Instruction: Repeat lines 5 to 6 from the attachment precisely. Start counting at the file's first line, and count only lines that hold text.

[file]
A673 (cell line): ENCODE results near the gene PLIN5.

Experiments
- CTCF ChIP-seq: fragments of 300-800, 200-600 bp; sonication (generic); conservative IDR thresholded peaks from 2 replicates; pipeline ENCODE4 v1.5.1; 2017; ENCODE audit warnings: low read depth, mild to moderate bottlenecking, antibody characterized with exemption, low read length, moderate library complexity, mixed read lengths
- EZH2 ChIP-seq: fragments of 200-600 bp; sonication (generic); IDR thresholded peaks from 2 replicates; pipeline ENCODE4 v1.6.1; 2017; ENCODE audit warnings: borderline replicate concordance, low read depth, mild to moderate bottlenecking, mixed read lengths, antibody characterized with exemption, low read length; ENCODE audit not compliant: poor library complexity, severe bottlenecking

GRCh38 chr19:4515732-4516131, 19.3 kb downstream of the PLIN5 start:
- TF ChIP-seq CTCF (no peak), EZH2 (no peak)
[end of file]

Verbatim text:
GRCh38 chr19:4515732-4516131, 19.3 kb downstream of the PLIN5 start:
- TF ChIP-seq CTCF (no peak), EZH2 (no peak)